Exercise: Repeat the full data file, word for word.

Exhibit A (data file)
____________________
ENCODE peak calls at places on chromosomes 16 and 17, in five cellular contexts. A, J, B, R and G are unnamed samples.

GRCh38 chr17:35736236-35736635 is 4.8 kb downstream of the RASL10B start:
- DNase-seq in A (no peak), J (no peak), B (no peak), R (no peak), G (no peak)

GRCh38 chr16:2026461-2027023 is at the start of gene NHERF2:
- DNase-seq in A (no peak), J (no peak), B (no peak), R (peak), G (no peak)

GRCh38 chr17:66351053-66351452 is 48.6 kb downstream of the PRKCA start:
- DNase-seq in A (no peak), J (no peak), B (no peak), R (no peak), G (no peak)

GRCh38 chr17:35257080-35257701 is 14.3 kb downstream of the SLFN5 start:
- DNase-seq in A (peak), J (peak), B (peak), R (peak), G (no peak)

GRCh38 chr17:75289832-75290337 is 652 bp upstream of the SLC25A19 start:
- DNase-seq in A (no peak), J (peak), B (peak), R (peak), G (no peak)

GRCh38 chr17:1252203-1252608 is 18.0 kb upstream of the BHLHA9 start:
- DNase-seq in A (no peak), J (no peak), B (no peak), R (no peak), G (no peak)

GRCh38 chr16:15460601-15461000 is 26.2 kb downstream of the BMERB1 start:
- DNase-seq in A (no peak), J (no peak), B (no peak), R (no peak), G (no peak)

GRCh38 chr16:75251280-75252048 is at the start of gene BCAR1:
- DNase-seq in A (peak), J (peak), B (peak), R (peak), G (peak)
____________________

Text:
ENCODE peak calls at places on chromosomes 16 and 17, in five cellular contexts. A, J, B, R and G are unnamed samples.

GRCh38 chr17:35736236-35736635 is 4.8 kb downstream of the RASL10B start:
- DNase-seq in A (no peak), J (no peak), B (no peak), R (no peak), G (no peak)

GRCh38 chr16:2026461-2027023 is at the start of gene NHERF2:
- DNase-seq in A (no peak), J (no peak), B (no peak), R (peak), G (no peak)

GRCh38 chr17:66351053-66351452 is 48.6 kb downstream of the PRKCA start:
- DNase-seq in A (no peak), J (no peak), B (no peak), R (no peak), G (no peak)

GRCh38 chr17:35257080-35257701 is 14.3 kb downstream of the SLFN5 start:
- DNase-seq in A (peak), J (peak), B (peak), R (peak), G (no peak)

GRCh38 chr17:75289832-75290337 is 652 bp upstream of the SLC25A19 start:
- DNase-seq in A (no peak), J (peak), B (peak), R (peak), G (no peak)

GRCh38 chr17:1252203-1252608 is 18.0 kb upstream of the BHLHA9 start:
- DNase-seq in A (no peak), J (no peak), B (no peak), R (no peak), G (no peak)

GRCh38 chr16:15460601-15461000 is 26.2 kb downstream of the BMERB1 start:
- DNase-seq in A (no peak), J (no peak), B (no peak), R (no peak), G (no peak)

GRCh38 chr16:75251280-75252048 is at the start of gene BCAR1:
- DNase-seq in A (peak), J (peak), B (peak), R (peak), G (peak)